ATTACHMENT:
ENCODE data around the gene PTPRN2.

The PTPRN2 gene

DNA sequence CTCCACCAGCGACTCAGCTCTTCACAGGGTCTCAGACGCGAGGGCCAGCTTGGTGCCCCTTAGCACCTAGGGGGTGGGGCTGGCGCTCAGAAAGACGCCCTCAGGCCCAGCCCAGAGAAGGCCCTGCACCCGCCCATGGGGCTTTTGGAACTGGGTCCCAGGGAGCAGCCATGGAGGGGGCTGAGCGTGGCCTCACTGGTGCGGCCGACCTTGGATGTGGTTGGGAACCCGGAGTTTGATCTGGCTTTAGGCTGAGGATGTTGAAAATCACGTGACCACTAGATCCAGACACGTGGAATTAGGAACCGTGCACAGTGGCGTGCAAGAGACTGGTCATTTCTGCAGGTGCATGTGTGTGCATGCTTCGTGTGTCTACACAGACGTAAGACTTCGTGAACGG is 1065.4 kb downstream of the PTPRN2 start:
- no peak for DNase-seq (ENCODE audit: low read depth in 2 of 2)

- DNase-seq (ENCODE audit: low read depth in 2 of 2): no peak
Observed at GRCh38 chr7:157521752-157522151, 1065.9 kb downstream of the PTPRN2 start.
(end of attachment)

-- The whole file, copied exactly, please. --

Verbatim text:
ENCODE data around the gene PTPRN2.

The PTPRN2 gene

DNA sequence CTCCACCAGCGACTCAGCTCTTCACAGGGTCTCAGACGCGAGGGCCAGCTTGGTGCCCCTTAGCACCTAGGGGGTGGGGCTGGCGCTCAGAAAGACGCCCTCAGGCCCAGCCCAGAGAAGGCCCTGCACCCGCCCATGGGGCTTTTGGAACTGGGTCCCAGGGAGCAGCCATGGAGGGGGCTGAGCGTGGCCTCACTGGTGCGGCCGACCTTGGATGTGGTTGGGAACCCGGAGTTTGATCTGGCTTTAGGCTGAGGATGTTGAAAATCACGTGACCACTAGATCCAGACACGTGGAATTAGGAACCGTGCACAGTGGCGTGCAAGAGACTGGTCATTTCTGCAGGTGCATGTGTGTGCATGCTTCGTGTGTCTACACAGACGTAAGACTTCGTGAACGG is 1065.4 kb downstream of the PTPRN2 start:
- no peak for DNase-seq (ENCODE audit: low read depth in 2 of 2)

- DNase-seq (ENCODE audit: low read depth in 2 of 2): no peak
Observed at GRCh38 chr7:157521752-157522151, 1065.9 kb downstream of the PTPRN2 start.